"Baker's oven." This I the commonest name for a stew from Alsace of beef, mutton and pork, marinated in local wine with potatoes and onions and cooked for up to four hours. This dish was so named because the dish was taken in pots to the baker (baeken) who placed it into the oven (ofen) after the required amount of bread was cooked. The baker sealed the pots with bread dough. This process is used in traditional Indian dishes called dumphuk. When I lived on a Greek island in the seventies, where gas rings were available in most homes, not ovens, this same process was embarked on for dishes such as moussaka or yemitsa.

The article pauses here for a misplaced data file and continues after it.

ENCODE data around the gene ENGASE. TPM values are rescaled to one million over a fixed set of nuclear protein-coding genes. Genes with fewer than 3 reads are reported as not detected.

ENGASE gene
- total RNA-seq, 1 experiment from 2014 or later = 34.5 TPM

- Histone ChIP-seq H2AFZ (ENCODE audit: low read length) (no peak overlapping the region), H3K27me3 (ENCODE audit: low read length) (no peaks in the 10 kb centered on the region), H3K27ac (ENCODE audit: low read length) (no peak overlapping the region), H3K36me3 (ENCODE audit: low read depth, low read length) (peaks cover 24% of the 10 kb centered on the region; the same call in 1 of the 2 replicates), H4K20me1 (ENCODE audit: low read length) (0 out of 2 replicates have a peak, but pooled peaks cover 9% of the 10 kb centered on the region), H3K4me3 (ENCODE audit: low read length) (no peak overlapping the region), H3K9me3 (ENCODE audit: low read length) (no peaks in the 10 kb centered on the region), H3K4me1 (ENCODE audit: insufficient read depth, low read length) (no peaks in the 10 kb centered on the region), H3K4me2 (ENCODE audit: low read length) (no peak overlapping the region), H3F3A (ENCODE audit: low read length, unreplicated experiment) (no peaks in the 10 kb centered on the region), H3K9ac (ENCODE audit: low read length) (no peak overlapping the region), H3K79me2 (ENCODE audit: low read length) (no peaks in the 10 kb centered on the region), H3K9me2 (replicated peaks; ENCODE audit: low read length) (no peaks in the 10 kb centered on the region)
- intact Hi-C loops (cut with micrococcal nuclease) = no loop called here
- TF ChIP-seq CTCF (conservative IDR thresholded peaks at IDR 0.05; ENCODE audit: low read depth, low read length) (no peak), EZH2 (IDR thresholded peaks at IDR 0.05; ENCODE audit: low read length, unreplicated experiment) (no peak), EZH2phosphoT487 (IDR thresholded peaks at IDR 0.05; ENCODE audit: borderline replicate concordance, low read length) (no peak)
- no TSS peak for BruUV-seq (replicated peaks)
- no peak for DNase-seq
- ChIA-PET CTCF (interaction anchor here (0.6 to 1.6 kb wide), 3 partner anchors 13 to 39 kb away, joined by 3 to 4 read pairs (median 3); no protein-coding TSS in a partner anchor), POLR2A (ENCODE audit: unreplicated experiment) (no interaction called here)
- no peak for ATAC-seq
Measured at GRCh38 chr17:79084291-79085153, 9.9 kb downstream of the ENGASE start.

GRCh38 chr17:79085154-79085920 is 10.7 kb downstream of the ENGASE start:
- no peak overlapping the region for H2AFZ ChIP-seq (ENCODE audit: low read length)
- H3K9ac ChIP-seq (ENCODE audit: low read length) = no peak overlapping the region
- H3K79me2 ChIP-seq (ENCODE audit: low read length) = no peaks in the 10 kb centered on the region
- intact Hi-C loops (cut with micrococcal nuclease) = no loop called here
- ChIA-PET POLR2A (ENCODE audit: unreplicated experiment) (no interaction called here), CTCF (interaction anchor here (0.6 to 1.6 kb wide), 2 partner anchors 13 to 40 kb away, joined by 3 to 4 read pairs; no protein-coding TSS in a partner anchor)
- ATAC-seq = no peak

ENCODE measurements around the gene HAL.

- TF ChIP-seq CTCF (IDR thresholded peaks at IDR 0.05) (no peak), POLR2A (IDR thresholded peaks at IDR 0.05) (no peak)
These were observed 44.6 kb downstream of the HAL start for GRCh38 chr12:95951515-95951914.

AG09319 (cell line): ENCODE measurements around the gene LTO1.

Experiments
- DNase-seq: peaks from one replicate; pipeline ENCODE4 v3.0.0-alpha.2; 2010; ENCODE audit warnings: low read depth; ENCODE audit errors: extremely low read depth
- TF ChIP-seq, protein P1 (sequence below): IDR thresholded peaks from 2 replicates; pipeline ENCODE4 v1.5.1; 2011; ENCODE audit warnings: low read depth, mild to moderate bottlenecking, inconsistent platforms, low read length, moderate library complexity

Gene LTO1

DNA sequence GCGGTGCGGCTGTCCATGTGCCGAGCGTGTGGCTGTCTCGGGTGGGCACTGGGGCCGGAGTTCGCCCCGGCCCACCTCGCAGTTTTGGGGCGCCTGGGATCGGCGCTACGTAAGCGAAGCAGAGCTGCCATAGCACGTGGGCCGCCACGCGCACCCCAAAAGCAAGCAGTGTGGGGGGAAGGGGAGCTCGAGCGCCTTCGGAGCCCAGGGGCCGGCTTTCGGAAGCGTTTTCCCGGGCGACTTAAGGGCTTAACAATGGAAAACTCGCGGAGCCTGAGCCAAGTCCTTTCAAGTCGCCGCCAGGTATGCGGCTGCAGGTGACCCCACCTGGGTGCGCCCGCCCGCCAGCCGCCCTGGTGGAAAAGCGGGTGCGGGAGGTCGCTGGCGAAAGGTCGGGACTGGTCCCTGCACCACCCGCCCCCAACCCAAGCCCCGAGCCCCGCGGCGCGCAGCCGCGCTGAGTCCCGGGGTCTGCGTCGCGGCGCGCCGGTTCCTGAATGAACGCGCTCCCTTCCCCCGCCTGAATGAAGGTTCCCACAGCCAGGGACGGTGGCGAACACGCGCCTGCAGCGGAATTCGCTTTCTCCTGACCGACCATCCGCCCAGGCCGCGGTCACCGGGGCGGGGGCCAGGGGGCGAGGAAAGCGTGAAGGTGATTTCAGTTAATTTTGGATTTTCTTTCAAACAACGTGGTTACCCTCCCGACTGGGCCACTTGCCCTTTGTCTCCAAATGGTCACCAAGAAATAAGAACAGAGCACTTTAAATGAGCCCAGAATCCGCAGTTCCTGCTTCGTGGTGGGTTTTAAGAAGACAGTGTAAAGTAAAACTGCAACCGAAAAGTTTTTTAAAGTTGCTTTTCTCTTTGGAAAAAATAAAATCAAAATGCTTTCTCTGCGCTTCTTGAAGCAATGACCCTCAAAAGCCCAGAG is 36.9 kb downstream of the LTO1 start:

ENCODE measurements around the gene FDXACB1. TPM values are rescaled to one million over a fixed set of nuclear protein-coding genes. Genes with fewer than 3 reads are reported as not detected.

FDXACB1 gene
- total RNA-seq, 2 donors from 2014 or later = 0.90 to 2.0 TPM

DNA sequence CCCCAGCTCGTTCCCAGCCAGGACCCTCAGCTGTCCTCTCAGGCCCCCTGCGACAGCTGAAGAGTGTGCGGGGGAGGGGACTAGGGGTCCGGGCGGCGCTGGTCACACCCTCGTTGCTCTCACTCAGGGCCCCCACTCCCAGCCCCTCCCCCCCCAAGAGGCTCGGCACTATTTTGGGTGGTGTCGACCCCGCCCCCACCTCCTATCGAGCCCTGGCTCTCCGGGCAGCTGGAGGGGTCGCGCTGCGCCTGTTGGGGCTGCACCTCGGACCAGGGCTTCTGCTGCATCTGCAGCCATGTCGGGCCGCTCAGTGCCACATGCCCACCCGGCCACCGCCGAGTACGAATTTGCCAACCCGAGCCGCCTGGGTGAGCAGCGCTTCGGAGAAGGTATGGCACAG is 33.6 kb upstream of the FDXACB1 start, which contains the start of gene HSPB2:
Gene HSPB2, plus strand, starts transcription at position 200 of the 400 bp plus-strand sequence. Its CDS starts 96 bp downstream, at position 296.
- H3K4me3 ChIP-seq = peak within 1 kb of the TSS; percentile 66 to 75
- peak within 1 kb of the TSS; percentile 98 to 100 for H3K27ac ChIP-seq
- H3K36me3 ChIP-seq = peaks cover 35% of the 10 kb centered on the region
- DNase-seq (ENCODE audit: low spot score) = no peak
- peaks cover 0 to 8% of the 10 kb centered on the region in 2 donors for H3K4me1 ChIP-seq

You may found this under any of numerous spellings, including bachaofa, backaofa, backenoff, baecheoffe, baeckaoffa, baeckeoffe, baekaofa, baekaoffa, baekaoffe, baekenofe, baekenoffe, beckenoffe, beckeoffe and probably others as well.